The new EU Commission

I will be honest: when I first read through the new political program of the new European Commission, which is to be led by Mrs. Ursula von der Leyen, I was quite enthusiastic. It hit all of the right notes. [By the way, the lowercase v in von der Leyen is there fore the right reason: pedigree.] But then I started to read a bit. I thought: I’ve been abroad for too long, so I should check what it’s all about.

I found this: most – if not all – of the Political Guidelines for the 2019-2024 Commission are just copy-paste from Juncker’s Guidelines for the 2014-2019 Commission (‘A New Start for Europe’). Mrs. von der Leyen only re-packaged Juncker’s ‘Forward-Looking Climate Change Policy’ into a new ‘European Green Deal’ and put it first place to please the Greens and other left-wing movements.

These guidelines continue to reflect the federal utopia of the ruling pro-European political parties: the European People’s Party, the Party of European Socialists (PES), and the Alliance of Liberals and Democrats in Europe (ALDE), which dominate the Commission (85% of Commissioners) and the European Parliament (60% of MEPs). It blatantly undercuts the principles of subsidiarity and proportionality as laid down in the TEU and TFEU treaties. Mrs. von der Leyen’s programme will also continue to feed a sprawling EU bureaucracy (32,000 staff in the European Commission alone, not counting agencies and committees) which EU citizens can no longer identify with.

The European Union does not need a new start. It needs to get back to basics, and that is to promote free enterprise, liberty, democracy and security – internally and externally. The EU needs to stay away from redistributing hard-earned taxpayer money and dictating the economic and political choices of its member states. Countries with lower productivity growth, for example, should not be forced into a monetary union. They should, instead, be encouraged to fully unleash the potential of free-market policies, and the benefits of deregulation, lower taxation, and effective governance. The EU should stop gradually increasing its power in each and every area: power should, instead, be given back to the lowest level possible.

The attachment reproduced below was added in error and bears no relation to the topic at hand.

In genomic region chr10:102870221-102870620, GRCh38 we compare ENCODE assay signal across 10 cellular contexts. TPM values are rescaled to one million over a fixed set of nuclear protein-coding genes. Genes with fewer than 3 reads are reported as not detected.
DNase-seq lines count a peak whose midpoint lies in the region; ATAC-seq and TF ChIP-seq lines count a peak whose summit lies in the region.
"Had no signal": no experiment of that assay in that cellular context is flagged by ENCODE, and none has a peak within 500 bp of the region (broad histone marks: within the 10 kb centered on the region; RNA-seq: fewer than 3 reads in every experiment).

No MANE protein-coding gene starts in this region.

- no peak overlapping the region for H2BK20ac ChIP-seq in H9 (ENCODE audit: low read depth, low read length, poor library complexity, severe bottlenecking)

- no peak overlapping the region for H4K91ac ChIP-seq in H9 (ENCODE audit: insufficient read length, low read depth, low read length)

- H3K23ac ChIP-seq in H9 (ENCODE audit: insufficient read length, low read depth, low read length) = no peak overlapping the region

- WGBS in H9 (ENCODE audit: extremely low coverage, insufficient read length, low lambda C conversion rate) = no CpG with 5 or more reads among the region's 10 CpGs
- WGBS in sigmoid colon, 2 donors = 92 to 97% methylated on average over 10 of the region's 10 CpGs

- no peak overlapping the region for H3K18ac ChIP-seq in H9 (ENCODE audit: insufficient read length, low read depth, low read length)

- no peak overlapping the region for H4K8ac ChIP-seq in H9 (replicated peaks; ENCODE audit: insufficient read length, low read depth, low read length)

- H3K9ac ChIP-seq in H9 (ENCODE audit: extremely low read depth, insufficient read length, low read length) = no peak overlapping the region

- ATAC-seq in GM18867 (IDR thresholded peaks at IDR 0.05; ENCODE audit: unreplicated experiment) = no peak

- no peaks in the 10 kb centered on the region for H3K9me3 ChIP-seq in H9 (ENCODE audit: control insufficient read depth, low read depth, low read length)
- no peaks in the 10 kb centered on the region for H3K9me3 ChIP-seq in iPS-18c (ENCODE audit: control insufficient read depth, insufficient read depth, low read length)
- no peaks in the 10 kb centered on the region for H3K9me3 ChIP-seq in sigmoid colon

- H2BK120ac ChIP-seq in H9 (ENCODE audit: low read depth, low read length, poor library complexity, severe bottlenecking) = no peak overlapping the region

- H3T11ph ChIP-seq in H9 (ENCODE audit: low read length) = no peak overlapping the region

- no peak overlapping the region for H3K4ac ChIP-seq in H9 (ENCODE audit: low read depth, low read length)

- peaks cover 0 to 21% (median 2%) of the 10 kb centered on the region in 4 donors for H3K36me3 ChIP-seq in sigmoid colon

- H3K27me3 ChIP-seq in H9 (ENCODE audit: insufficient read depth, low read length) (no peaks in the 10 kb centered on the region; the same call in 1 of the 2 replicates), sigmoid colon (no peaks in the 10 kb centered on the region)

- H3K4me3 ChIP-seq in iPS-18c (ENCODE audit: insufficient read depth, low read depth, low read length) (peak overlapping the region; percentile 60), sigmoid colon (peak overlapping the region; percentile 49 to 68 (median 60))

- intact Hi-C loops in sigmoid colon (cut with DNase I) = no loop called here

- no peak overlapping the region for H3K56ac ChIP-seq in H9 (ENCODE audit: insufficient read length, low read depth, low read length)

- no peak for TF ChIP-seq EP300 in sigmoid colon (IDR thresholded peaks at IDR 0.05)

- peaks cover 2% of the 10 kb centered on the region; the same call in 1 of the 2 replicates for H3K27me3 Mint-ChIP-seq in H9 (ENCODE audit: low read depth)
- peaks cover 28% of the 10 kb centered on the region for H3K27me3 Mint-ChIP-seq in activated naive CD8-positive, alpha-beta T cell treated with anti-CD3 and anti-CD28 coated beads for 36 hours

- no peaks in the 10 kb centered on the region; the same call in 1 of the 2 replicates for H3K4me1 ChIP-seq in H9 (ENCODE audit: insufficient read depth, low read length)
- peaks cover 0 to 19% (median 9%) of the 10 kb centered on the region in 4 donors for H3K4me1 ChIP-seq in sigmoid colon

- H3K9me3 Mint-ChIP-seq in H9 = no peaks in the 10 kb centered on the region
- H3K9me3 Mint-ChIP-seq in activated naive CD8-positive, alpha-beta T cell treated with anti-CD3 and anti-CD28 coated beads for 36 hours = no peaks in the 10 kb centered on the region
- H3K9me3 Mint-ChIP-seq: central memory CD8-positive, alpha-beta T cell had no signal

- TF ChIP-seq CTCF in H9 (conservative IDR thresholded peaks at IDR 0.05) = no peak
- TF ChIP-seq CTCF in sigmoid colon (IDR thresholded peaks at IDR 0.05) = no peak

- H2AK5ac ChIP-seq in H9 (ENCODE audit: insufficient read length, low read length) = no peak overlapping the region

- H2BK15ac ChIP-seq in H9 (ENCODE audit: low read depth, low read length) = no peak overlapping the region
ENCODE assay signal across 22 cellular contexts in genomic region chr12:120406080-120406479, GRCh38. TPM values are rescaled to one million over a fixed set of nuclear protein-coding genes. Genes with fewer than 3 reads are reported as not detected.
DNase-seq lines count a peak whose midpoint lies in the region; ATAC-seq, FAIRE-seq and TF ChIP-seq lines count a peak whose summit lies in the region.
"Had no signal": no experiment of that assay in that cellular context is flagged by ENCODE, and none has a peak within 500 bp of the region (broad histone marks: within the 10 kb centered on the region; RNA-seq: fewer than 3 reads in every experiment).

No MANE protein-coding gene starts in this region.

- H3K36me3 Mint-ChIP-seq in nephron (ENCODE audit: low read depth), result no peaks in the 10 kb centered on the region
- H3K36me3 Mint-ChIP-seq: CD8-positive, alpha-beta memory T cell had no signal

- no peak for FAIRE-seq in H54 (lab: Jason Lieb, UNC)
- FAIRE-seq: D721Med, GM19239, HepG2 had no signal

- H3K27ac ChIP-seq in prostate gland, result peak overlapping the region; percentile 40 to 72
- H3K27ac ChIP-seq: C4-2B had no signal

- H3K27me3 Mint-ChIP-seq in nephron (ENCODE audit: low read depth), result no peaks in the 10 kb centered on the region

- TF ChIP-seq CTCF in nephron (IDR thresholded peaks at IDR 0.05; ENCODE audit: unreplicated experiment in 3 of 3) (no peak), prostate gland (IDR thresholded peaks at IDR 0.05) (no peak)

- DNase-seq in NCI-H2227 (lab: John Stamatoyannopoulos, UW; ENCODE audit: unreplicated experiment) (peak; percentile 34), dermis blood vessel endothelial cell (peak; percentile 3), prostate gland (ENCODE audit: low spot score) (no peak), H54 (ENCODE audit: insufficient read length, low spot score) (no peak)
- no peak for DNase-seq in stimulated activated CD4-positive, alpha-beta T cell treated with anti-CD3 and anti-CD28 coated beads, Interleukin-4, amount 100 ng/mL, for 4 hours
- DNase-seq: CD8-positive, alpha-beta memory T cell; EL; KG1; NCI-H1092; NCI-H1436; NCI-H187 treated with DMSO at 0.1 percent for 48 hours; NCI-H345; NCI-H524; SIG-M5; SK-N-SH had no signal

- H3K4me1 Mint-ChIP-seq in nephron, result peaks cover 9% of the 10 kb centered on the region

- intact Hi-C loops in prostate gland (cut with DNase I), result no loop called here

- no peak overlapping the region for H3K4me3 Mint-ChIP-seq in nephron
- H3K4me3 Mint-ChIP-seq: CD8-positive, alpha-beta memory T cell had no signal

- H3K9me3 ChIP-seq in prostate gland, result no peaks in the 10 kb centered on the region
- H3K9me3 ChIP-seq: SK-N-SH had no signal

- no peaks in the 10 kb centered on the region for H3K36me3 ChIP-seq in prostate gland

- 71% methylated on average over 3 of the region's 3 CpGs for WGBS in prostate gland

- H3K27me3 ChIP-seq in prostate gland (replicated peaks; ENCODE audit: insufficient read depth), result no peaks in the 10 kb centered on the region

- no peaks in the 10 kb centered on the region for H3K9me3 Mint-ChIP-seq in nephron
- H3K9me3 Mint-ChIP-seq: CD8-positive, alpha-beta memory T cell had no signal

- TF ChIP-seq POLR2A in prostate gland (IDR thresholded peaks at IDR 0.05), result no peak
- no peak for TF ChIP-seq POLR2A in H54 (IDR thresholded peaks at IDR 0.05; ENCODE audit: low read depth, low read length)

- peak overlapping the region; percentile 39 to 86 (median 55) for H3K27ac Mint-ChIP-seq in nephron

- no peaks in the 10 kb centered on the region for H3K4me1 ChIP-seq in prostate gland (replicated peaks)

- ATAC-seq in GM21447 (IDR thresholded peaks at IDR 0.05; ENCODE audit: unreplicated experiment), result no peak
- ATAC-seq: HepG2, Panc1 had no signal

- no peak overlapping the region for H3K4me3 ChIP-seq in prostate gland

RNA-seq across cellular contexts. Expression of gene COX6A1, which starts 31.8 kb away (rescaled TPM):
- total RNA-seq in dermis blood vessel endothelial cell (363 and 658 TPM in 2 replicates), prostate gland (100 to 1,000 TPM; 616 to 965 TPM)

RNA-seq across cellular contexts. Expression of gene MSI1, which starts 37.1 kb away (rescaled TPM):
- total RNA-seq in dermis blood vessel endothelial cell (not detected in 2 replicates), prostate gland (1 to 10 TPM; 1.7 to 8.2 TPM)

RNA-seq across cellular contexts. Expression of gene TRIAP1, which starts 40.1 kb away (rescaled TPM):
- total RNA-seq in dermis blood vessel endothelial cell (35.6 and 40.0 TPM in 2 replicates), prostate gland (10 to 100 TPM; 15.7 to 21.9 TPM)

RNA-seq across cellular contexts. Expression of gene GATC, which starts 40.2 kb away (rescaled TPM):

Instead of proposing another European Democracy Action Plan, or launching another Conference aimed at expanding the powers of the EU, Mrs. von der Leyen should initiate an honest reflection on why a majority of the British people voted to get out of the European Union while – back in 1975 – almost 70% of the UK’s population was in favor of the then Conservative government’s choice to accede.

While Mrs. von der Leyen refers to the May 2019 elections in her mission letters to all of the Commissioners-designate, she fails to accept European voters voted overwhelmingly right-wing: the EPP and S&D fractions no longer have a majority in European Parliament: only by co-opting the ALDE MEPs who, unfortunately, subscribe to the same federalist utopia, will they be able to propose and adopt more of the same. By refusing to acknowledge the need for a Euro-realist reform of the EU’s institutions and policies, these three status-quo parties pave the way for Euro-skepticism and worse: increased support for extremism, authoritarianism and racism is already evident now. Burying one’s head in the sand is not an option.

While climate change, the economy, big data,  social inclusion and the return of extremist political views are, obviously, very real concerns, the solutions that the likes of Mr. Juncker and Mrs. von der Leyen have been pushing at the European level are not working. On the contrary, they are making things worse by further alienating citizens from politics and government. Most citizens in EU member want less regulation, lower taxation and smaller government: not more !

The EU’s migration policies and its tentative Common European Asylum Policy are not working. Political leaders simply need to accept European countries cannot accommodate all people fleeing from war or poverty. If it does not want to radicalize populations in Czechia, Poland and Hungary, then the EU should stop imposing quota. Uncontrolled migration and abuse of the right to political asylum are to be stopped by a strong defense of the external borders of the European Union and by moving forward on full integration of the Western Balkans.

The EU should pursue solid agreements with the countries of origin ensuring a safe return. Such agreements, and the EU’s external action in general, should also address the root causes of the problems that make people flee. Such external action should not be pursued in splendid isolation: if Mrs. von der Leyen’s call for a ‘genuine European Defense Union’ leads Mr. Macron to proclaim NATO’s ‘brain death’, then we should not pursue this union – because it is clear to all that NATO, and NATO only, has enabled the new democracies in Eastern Europe to resist Russia’s attempts to re-establish the Cold War border between democratic and authoritarian states.

Mrs. von der Leyen wants her incoming Commission to be a ‘geopolitical Commission.’ If that is her true objective, she made a very poor start in laying out its vision and foundations. The citizens of Europe’s nation-states voted for another platform just a few months ago. :-/